Thursday, January 7, 2016

Rediscovering Practiced Philosophy

This is a bit of a detour into a completely different direction for this blog, but I think it is important as it lays the foundation of how I come to many of the views I occasionally express and even plays a role in things as simple as cooking and making cocktails. 

One of the greatest shames of the modern era is that philosophy by and large is no longer a practiced art. The modern form that you possibly take some classes in at university is not really philosophy but just some lessons in rhetoric, logic, history and lots of word games. Modern philosophy is mostly dominated by semantics, defining language in a certain way to make certain precepts to support an argument. This is not really philosophy, in the same way that reading about or arguing about judo does not make you a master of that art. There is a difference in practicing something and talking about it. You can not really know without doing, you may be better prepared by reading and discussing, but it is the act and experience in practice that brings real understanding.

Today there are a few monastic traditions that resemble practiced philosophy, mostly in Buddhism but that is essentially it. Prior to the advent of Christianity the west had a number of its own traditions from the Stoics to the Epicureans to the Cynics. With the domination of Christianity in the west anything resembling practiced philosophy was absorbed into Christianity. This isn't to say that nothing worth while was developed in the Christian Monastic tradition, but nothing I personally find all that useful. The injection of religion is often a lazy way to practice, as most of the heavy lifting is done by a supernatural being of whom the practitioner has no concrete knowledge of. The salvation of the individual relies not on his own hard work, but instead is a gift from the divine.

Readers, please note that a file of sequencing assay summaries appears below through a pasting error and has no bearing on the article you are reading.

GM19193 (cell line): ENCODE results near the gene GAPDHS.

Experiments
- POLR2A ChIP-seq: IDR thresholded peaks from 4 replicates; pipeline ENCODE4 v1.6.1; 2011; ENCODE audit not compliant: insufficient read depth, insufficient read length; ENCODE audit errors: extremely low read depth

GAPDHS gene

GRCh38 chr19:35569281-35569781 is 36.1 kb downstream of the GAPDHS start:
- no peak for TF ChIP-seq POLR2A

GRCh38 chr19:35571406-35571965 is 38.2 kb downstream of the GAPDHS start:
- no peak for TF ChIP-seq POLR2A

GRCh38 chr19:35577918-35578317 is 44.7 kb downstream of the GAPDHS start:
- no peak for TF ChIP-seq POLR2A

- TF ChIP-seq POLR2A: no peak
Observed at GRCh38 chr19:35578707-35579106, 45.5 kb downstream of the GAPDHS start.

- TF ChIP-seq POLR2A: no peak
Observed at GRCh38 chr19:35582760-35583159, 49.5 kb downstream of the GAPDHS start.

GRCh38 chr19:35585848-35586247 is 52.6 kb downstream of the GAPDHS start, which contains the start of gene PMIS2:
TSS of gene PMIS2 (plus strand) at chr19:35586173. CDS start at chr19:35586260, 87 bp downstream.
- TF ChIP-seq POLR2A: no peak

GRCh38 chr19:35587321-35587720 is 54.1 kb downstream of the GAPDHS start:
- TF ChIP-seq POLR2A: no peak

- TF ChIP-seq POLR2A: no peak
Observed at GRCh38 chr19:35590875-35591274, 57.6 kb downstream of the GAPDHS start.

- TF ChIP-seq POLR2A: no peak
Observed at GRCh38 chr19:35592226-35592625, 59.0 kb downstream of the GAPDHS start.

The Enlightenment; When applying logic, and reason was trendy,
and probably got you laid.
When non-religious philosophy re-emerged during the enlightenment it was taken up by the
fashionable houses and discussed in salons as opposed to practiced in schools. This proved incredibly useful and in effect laid the groundwork the explosion of scientific discovery, liberal democracy, and a number of the better things in the last few centuries, but religion maintained a grip on practiced ethics and anything that could be described as "spiritual development" (as someone who doesn't really believe in souls or spirits I'm not a fan of this term, but it does encompass a certain meaning when it comes to developing certain traits in ourselves.) While this may work just fine for some people, it doesn't work for many of us. In the void of any coherent moral strategy or practice to strengthen our character, most people practice what can at best be described as a kind of lazy enlightened hedonism, in that we in measured steps seek out what seems to be the good with some forward looking toward the consequences. This is kind of our default mode, with the variation of different schooling and cultural teachings adjusting to some extent what and how we value certain things and just how disciplined we are in delayed gratification.This isn't really much of a strategy.